Background: The Trauma and Injury Severity Score (TRISS) methodology was developed to predict the probability of survival after trauma. Despite many criticisms, this methodology remains in common use. The purpose of this study was to show that improving the stratification for age and adding an adjustment for comorbidity significantly increases the predictive accuracy of the TRISS model.
Methods: The trauma registry and the hospital administrative database of a regional trauma center were used to identify all blunt trauma patients older than 14 years of age admitted with International Classification of Diseases, Ninth Revision codes 800 to 959 from April 1993 to March 2001. Each individual medical record was then reviewed to ascertain the Revised Trauma Score, the Injury Severity Score, the age of the patients, and the presence of eight comorbidities. The outcome variable was the status at discharge: alive or dead. The study population was divided into two subsamples of equal size using a random sampling method. Logistic regression was used to develop models on the first subsample; a second subsample was used for cross-validation of the models. The original TRISS and three TRISS-derived models were created using different categorizations of Revised Trauma Score, Injury Severity Score, and age. A new model labeled TRISSCOM was created that included an additional term for the presence of comorbidity.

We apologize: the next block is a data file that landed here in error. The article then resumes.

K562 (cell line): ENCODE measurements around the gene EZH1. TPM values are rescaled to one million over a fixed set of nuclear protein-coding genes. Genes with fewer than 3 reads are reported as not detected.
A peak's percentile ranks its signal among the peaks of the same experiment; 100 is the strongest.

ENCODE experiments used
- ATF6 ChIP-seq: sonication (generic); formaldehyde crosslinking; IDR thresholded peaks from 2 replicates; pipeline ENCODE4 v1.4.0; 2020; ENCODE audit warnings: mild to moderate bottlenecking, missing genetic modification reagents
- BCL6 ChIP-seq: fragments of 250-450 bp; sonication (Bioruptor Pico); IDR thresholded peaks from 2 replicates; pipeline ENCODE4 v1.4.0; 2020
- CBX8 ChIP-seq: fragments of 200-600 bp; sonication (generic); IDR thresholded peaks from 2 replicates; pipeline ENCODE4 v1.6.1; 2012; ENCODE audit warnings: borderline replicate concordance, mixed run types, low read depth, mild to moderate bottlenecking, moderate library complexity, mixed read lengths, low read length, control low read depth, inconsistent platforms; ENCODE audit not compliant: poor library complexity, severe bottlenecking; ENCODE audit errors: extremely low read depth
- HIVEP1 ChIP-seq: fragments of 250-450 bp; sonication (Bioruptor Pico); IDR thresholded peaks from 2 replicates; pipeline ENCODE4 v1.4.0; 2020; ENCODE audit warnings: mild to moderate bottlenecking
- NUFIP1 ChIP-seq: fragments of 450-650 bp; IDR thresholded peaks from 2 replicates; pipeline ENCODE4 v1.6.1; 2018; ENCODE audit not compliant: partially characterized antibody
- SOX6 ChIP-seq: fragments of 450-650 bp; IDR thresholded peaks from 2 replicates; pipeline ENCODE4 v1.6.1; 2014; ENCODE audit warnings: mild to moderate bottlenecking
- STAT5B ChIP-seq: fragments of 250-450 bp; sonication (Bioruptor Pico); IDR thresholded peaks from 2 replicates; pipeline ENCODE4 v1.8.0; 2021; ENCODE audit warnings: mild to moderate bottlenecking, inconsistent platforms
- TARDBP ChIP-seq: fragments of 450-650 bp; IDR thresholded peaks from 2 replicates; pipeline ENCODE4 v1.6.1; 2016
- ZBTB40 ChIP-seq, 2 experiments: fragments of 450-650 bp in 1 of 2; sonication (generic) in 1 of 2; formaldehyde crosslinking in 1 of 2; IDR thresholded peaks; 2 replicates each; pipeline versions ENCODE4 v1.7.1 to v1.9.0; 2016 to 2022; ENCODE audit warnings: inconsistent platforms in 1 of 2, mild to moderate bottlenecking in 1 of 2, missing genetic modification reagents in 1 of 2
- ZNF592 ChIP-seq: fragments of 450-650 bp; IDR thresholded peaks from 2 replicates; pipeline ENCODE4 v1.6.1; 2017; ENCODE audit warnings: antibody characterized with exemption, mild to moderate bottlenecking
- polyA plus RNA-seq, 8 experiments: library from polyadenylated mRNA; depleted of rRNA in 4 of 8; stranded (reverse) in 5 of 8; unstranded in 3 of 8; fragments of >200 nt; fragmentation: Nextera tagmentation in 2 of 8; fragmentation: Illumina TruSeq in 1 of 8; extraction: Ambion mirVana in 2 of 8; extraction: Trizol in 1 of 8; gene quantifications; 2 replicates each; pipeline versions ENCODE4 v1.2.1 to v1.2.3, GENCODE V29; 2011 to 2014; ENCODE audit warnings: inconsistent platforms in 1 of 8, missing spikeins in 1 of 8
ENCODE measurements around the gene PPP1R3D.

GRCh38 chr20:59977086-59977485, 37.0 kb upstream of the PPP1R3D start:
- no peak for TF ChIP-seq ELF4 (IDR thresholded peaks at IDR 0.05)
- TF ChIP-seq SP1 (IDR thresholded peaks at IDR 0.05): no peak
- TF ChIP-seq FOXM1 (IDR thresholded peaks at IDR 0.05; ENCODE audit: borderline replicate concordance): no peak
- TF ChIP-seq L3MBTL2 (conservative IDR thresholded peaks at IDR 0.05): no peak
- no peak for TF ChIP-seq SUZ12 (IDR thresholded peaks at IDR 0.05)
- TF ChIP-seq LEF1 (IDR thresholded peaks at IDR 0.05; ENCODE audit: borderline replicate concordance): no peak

Results: There were 5,672 blunt trauma patients, 2,836 in each group. For original TRISS, the Hosmer-Lemeshow statistic (HL) was 179.1 and the area under the receiver operating characteristic (AUROC) curve was 0.873. Sensitivity and specificity were 99.0% and 27.8%, respectively. For the best modified TRISS model, the HL statistic was 20.35, the AUROC curve was 0.902, the sensitivity was 99.0%, and the specificity was 27.8%. For TRISSCOM, the HL statistic was 14.95 and the AUROC curve was 0.918. Sensitivity and specificity were 99.0% and 29.7%, respectively. The difference between the two models almost reached statistical significance (p = 0.086). When TRISSCOM was applied to the cross-validation group, the HL statistic was 10.48 and the AUROC curve was 0.914. The sensitivity was 98.6% and the specificity was 34.9%.
Conclusion: TRISSCOM can predict survival more accurately than models that do not include comorbidity. A better categorization of age and the inclusion of comorbid conditions in the logistic model significantly improves the predictive performance of TRISS.